Sun Fund IV and Sun Fund III (collectively, the “Sun Funds”) are two funds held by private equity firm Sun Capital Advisors, Inc. Together, the Sun Funds held 100% of the interests of Scott Brass, Inc. and planned to turn around the struggling company within two to five years and sell it. Scott Brass contributed to a multiemployer pension plan. When declining copper prices created a credit crisis about a year and half after its purchase by the Sun Funds, Scott Brass ceased making its required contributions to the pension plan, and was forced into Chapter 11 bankruptcy. Withdrawal liability for Scott Brass was assessed in the amount of $4.5 million, and the pension fund demanded payment from the Sun Funds, which prompted the Sun Funds to seek a declaratory judgment in Massachusetts federal district court that they were not “trades or businesses” under common control with Scott Brass and therefore could not be liable.
The MPPAA imposes liability on an organization other than the organization that is required to contribute to the pension fund only if two conditions are met: the organization must be under common control with the organization required to contribute, and the organization must be a “trade or business.” The district court issued summary judgment in favor of the Sun Funds, finding that they were not “trades or businesses” because they do not have employees or offices and do not report income other than investment income on their tax returns.
There is a dearth of guidance from the Pension Benefit Guaranty Corporation (“PBGC”) on the definition of “trade or business” – so much so that the court lamented, “(w)e express our dismay that the PBGC has not given more and earlier guidance on this ‘trade or business’ ‘ investment plus’ theory to the many parties affected.” No regulations have been issued, and the sole guidance is a 2007 opinion letter in which the PBGC applied a two-part test to determine if a private equity fund is a “trade or business” that could be subject to withdrawal liability. The two elements of the so-called “investment plus” test are whether the fund was engaged in an activity for the primary purpose of making a profit, and whether it conducted the activity with continuity and regularity. The fund that was the subject of the PGBC letter was determined by the PBGC to be a trade or business because the fund had a profit motive and met the continuity and regularity prong due to the size of the fund, the size of its profits and management fees paid to the general partner.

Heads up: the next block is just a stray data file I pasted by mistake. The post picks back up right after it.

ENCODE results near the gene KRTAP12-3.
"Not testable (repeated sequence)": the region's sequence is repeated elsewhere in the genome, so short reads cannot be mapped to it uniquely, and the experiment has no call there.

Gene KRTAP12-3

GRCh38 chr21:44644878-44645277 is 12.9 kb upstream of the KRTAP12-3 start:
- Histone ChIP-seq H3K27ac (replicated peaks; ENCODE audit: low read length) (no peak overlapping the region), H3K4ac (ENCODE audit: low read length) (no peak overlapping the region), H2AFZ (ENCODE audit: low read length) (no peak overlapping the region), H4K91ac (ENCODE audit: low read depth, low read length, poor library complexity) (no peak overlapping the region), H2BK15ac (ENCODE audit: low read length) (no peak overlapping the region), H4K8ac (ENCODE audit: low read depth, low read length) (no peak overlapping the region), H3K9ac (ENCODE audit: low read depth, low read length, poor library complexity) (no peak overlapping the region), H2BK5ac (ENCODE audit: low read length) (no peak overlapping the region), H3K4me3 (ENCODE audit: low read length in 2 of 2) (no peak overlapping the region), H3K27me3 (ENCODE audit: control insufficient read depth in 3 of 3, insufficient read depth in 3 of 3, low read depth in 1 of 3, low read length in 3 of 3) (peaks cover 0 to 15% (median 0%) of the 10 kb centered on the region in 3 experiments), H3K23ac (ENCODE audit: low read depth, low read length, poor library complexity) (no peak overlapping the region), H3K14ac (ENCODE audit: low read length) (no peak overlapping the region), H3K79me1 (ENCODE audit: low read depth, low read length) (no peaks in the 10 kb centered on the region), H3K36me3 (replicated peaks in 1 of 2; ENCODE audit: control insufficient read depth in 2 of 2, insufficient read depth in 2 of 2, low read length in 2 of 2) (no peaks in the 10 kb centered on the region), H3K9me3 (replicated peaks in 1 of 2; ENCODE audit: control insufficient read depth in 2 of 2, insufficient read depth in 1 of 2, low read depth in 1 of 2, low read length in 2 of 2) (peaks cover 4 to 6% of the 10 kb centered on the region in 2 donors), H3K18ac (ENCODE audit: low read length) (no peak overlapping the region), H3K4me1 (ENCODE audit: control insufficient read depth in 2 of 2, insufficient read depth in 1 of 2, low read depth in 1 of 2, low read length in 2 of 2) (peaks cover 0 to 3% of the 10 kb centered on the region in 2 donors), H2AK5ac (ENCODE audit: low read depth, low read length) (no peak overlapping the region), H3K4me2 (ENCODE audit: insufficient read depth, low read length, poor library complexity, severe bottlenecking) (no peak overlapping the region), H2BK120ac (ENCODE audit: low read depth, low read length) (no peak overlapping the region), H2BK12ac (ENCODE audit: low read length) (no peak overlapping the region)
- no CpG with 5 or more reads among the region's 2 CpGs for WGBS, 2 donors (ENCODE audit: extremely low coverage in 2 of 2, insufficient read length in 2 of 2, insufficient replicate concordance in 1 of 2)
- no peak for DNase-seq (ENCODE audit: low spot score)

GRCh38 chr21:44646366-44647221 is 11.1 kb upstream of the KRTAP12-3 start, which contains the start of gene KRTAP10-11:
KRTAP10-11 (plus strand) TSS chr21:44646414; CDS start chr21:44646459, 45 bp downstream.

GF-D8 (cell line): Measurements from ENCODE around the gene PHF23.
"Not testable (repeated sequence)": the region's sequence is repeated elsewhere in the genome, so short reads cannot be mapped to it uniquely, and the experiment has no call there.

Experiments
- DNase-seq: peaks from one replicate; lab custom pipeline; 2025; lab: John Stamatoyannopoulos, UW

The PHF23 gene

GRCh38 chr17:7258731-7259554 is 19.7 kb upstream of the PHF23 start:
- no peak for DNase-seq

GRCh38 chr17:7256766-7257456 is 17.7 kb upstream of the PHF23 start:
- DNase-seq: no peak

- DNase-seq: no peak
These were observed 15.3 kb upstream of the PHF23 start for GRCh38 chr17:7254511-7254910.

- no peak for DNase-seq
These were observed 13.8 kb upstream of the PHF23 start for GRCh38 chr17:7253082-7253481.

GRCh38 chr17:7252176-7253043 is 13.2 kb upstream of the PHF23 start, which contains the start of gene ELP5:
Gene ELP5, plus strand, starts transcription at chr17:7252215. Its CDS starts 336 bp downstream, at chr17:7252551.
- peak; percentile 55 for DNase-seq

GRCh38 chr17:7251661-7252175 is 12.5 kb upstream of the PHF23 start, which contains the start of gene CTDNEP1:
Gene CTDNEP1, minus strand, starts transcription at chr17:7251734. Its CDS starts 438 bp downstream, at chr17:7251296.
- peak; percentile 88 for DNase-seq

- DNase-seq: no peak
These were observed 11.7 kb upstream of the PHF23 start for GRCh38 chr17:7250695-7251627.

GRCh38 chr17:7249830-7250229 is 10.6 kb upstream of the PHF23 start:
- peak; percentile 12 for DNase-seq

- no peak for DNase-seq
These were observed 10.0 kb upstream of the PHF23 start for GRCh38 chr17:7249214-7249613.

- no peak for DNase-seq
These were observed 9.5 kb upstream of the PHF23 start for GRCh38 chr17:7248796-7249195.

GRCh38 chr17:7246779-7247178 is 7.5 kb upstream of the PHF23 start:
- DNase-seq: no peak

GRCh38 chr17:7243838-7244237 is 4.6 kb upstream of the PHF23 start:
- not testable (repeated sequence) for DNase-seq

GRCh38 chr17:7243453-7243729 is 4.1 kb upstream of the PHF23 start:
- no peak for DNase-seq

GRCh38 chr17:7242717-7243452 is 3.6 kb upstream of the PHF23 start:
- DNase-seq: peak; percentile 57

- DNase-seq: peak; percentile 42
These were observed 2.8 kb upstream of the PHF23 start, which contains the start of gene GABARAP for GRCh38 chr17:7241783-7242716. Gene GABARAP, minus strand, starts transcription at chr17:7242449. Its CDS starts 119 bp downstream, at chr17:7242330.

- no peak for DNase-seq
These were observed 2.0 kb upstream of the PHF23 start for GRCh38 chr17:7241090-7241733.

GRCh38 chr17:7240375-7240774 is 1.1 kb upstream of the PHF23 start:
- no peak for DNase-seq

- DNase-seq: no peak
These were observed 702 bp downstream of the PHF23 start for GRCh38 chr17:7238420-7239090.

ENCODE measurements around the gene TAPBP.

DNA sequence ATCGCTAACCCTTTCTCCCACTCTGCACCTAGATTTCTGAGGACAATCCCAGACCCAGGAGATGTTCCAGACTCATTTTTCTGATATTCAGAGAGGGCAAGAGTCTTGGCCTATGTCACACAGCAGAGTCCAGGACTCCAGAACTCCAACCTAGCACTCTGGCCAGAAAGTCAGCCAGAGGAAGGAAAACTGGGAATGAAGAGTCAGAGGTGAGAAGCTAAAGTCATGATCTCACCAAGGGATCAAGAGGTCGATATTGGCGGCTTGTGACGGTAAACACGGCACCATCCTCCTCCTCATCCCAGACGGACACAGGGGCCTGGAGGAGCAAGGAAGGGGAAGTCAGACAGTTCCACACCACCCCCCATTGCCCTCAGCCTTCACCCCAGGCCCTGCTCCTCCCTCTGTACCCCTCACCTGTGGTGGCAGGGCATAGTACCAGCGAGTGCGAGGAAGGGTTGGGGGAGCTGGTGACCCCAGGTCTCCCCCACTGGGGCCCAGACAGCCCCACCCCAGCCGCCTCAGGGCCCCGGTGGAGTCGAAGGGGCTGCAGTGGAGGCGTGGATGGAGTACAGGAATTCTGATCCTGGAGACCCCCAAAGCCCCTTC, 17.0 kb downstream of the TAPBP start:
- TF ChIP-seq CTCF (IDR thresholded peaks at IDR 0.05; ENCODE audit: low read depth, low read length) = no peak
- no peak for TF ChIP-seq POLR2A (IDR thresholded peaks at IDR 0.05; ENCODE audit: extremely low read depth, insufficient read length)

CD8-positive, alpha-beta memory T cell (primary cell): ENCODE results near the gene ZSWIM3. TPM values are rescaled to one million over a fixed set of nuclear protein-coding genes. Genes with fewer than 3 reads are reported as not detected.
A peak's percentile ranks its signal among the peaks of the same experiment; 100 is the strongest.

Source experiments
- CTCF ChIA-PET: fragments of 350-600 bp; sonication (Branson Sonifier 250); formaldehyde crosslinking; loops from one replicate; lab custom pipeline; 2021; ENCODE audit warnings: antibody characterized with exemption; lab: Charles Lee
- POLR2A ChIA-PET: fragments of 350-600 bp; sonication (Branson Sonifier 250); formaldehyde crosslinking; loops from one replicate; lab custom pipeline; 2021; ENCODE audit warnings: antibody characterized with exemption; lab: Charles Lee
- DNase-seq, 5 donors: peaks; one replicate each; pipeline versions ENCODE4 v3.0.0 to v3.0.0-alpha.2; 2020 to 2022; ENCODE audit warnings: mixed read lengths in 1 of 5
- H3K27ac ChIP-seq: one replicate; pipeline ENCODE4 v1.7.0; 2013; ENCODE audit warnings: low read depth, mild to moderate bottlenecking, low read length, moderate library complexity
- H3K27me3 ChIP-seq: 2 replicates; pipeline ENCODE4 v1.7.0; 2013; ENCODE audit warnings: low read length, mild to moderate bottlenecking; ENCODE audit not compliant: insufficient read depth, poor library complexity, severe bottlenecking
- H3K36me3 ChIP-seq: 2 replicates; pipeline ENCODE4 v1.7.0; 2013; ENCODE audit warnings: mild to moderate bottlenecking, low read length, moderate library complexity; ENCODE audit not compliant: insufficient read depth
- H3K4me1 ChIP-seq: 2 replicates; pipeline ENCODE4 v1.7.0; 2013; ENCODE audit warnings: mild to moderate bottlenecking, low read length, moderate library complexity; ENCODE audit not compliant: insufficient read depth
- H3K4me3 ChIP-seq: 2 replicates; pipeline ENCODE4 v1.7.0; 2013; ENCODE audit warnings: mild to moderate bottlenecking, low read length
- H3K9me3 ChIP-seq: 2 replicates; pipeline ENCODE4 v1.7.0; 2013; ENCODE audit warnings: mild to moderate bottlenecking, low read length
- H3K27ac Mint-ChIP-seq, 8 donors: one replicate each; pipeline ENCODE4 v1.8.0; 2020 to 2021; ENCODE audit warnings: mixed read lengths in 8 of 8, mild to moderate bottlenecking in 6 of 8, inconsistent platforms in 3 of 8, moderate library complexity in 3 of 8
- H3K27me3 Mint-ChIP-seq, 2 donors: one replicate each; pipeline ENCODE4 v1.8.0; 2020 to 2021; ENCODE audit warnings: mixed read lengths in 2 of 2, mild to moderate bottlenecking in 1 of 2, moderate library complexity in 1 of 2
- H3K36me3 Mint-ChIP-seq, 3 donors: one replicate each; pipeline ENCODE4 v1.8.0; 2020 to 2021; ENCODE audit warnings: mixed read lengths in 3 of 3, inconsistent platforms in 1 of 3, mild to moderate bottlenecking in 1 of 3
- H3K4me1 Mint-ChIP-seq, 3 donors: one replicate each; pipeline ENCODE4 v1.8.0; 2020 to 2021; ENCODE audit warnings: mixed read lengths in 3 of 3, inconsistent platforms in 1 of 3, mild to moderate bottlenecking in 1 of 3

Although the First Circuit found that the PBGC opinion letter was due a limited amount of deference, it essentially disregarded it, employing its own “investment plus” standard in determining whether a private equity fund was a “trade or business.” The court explained that the “plus” portion of the analysis was very fact-dependent, with no one factor being dispositive.
The court noted that the Sun Funds had extensive activity in the management and operation of Scott Brass, Inc., as confirmed in the language of the funds’ partnership agreements (a “principal purpose of the partnership is the management and supervision of its investments”). Employees of Sun Capital Advisors, Inc. “exerted substantial operational and managerial control over Scott Brass,” attending company meetings during which Scott Brass employees were hired and the company’s capital expenditures and possible acquisitions were discussed. Sun Capital Advisors employees were also included in email chains regarding liquidity, revenue growth and potential mergers. Employees of Sun Capital Advisors, Inc. held two of the three director positions at Scott Brass.
Another crucial factor that led the court to conclude that Sun Fund IV was a trade or business was that it was able to offset management fees that it would have otherwise paid its general partner to manage the investment in Scott Brass. This was a “direct economic benefit” to Sun Funds IV that the court noted would not have been available had Sun Fund IV been a passive investor. The court remanded to the district court the question as to whether Sun Fund III was a trade or business due to its inability to determine from the record whether Sun Fund III received an economic benefit from this offset. The court also remanded for a determination as to whether the Sun Funds were under common control with Scott Brass.
The court’s opinion also addressed a policy argument made by the Sun Funds, that Congress never intended this type of result, wherein business owners would be required to “dig into their own pockets” to cover withdrawal liability for a portfolio company. In response, the court wrote, “We recognize that Congress may wish to encourage investment in distressed companies by curtailing the risk to investors in such employers of acquiring ERISA withdrawal liability. If so, Congress has not been explicit, and it may prefer instead to rely on the usual pricing mechanism in the private market for assumption of risk.”